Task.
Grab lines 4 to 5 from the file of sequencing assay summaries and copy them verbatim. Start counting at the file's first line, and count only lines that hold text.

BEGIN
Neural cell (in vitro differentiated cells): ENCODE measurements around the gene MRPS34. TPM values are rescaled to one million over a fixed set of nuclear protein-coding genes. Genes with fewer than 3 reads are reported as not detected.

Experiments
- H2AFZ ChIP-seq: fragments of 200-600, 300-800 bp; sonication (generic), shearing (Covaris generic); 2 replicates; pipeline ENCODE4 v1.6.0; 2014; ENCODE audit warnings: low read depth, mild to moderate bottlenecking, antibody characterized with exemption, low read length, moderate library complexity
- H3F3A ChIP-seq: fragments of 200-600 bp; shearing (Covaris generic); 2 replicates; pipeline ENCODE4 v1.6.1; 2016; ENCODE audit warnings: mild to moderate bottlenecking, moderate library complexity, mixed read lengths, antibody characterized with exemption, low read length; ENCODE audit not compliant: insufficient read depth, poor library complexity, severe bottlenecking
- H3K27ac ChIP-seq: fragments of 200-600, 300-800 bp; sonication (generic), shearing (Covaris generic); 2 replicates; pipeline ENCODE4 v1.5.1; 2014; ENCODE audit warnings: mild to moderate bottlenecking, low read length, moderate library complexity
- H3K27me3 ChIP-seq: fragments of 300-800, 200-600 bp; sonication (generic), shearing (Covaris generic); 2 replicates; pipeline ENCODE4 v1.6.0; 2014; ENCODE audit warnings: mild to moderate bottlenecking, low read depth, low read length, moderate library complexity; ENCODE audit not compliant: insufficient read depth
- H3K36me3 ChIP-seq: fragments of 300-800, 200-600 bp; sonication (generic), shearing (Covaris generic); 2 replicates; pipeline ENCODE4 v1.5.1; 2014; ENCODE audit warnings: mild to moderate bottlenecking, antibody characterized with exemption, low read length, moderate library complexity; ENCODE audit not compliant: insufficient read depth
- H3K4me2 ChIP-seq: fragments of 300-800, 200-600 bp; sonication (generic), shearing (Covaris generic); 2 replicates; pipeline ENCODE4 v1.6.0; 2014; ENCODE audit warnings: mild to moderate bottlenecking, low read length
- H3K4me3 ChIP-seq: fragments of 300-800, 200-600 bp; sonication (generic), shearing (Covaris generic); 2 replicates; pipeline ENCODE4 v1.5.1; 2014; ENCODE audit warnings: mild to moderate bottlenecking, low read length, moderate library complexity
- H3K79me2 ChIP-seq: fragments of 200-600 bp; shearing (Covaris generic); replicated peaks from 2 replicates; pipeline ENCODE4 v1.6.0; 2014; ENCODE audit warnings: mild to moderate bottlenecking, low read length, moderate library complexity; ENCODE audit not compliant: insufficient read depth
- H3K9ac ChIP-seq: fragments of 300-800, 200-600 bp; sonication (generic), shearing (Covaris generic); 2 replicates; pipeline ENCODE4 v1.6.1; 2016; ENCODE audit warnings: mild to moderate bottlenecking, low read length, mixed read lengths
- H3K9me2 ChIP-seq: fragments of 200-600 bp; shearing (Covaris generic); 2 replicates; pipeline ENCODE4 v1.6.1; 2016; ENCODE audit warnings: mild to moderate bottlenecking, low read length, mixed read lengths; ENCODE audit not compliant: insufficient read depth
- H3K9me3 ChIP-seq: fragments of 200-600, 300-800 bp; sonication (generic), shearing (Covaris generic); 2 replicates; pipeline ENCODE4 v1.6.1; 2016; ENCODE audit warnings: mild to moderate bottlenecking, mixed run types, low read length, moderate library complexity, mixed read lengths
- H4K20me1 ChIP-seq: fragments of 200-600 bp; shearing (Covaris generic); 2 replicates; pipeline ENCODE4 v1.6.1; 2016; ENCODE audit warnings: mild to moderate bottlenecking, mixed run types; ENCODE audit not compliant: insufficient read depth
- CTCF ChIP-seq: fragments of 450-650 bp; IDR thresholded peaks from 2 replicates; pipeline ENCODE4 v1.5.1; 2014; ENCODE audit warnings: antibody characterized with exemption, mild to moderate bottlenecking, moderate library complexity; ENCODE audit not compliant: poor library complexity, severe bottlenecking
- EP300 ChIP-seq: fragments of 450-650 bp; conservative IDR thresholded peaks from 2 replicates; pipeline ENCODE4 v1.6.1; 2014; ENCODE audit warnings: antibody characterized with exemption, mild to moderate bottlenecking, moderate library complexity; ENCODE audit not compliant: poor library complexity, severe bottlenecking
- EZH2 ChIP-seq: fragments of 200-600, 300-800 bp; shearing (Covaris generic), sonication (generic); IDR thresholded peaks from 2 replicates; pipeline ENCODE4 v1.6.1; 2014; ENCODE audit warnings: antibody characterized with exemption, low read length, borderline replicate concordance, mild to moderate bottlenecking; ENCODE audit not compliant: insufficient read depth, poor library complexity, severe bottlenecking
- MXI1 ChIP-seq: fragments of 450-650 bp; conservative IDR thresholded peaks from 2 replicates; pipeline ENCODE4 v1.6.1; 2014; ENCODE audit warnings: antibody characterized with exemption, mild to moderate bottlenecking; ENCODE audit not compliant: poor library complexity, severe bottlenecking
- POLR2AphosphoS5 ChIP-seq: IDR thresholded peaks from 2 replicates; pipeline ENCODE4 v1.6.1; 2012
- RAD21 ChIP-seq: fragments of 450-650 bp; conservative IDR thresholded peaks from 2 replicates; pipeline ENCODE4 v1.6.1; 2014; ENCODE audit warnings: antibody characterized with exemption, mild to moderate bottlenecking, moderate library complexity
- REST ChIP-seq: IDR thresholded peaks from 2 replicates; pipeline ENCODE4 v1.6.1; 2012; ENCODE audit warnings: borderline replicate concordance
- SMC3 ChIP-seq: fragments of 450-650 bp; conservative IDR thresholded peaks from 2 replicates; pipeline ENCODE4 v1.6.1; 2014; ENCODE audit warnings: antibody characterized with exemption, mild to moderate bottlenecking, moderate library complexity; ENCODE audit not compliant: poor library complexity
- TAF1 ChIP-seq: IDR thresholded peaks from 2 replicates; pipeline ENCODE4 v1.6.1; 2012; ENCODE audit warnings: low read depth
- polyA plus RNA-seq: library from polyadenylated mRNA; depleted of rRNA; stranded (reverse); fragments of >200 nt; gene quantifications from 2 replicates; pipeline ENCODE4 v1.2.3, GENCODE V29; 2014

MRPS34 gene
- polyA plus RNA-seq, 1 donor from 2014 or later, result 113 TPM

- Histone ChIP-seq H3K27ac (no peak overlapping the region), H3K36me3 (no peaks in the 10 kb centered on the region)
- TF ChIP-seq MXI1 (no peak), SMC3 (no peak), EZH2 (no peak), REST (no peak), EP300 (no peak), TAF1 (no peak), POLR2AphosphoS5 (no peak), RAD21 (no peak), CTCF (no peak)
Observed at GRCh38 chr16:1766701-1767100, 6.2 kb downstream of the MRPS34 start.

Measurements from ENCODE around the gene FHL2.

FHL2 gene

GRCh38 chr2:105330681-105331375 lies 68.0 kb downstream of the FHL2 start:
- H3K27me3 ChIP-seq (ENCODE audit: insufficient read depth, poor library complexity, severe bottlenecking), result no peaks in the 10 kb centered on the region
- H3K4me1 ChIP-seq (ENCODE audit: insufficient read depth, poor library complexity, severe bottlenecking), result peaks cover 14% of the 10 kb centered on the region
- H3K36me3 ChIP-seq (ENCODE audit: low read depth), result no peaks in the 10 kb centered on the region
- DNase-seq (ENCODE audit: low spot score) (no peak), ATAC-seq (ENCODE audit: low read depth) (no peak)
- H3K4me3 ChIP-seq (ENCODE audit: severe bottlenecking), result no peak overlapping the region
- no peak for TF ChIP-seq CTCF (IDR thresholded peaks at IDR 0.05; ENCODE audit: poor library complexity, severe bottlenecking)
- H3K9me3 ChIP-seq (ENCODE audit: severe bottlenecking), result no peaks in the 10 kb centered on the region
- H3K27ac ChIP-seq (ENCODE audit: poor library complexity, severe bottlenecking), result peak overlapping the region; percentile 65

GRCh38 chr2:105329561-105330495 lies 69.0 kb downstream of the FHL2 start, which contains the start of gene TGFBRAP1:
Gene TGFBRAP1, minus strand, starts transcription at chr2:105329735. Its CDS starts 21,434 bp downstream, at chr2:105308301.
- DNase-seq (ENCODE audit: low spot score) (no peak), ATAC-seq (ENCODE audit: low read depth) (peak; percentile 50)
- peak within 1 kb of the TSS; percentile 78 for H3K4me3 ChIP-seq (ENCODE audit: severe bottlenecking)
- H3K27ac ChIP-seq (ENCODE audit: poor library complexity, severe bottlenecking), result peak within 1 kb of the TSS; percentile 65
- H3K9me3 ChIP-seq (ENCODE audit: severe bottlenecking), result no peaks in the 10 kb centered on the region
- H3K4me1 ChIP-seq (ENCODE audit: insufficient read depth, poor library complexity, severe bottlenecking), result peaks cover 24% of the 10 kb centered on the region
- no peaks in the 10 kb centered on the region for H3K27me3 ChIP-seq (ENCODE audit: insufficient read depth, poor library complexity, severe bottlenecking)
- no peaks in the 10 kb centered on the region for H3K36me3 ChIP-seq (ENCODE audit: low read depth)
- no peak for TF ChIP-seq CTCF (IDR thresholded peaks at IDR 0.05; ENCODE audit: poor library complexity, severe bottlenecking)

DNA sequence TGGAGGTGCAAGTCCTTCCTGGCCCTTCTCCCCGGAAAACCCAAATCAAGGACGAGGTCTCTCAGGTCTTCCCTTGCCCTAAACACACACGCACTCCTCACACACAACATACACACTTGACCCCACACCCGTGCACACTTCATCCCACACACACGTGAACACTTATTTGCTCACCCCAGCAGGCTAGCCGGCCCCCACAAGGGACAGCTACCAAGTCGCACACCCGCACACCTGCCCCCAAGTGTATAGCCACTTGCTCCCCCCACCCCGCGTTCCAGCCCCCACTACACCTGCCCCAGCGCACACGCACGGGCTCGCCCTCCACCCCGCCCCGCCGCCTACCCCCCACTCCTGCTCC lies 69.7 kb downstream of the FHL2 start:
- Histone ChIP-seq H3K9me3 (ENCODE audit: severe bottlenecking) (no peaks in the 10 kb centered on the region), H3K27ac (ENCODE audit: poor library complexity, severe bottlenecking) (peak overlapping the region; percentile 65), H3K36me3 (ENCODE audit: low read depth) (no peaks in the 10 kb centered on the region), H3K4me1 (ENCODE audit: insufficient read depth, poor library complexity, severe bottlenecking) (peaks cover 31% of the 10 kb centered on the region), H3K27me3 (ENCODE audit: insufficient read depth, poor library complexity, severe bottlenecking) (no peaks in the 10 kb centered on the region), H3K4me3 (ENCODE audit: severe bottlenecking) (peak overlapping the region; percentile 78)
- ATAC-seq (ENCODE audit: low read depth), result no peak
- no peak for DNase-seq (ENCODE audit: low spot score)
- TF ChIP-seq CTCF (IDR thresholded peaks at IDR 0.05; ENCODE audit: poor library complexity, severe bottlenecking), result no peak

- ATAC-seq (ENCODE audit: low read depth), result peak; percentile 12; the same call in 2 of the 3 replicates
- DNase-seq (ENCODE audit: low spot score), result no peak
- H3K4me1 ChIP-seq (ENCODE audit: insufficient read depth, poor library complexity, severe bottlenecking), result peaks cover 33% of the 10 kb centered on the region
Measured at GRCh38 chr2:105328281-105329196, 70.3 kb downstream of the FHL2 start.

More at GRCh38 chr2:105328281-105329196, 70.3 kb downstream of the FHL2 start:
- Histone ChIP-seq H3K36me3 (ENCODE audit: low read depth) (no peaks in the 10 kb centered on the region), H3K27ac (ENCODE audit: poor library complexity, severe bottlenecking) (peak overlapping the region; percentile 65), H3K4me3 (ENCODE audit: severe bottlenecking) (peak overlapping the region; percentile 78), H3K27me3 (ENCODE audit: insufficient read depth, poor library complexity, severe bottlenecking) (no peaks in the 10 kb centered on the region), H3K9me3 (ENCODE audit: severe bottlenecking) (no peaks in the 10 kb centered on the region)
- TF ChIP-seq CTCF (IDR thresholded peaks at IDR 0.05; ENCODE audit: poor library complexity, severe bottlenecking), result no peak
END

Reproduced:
- H3F3A ChIP-seq: fragments of 200-600 bp; shearing (Covaris generic); 2 replicates; pipeline ENCODE4 v1.6.1; 2016; ENCODE audit warnings: mild to moderate bottlenecking, moderate library complexity, mixed read lengths, antibody characterized with exemption, low read length; ENCODE audit not compliant: insufficient read depth, poor library complexity, severe bottlenecking
- H3K27ac ChIP-seq: fragments of 200-600, 300-800 bp; sonication (generic), shearing (Covaris generic); 2 replicates; pipeline ENCODE4 v1.5.1; 2014; ENCODE audit warnings: mild to moderate bottlenecking, low read length, moderate library complexity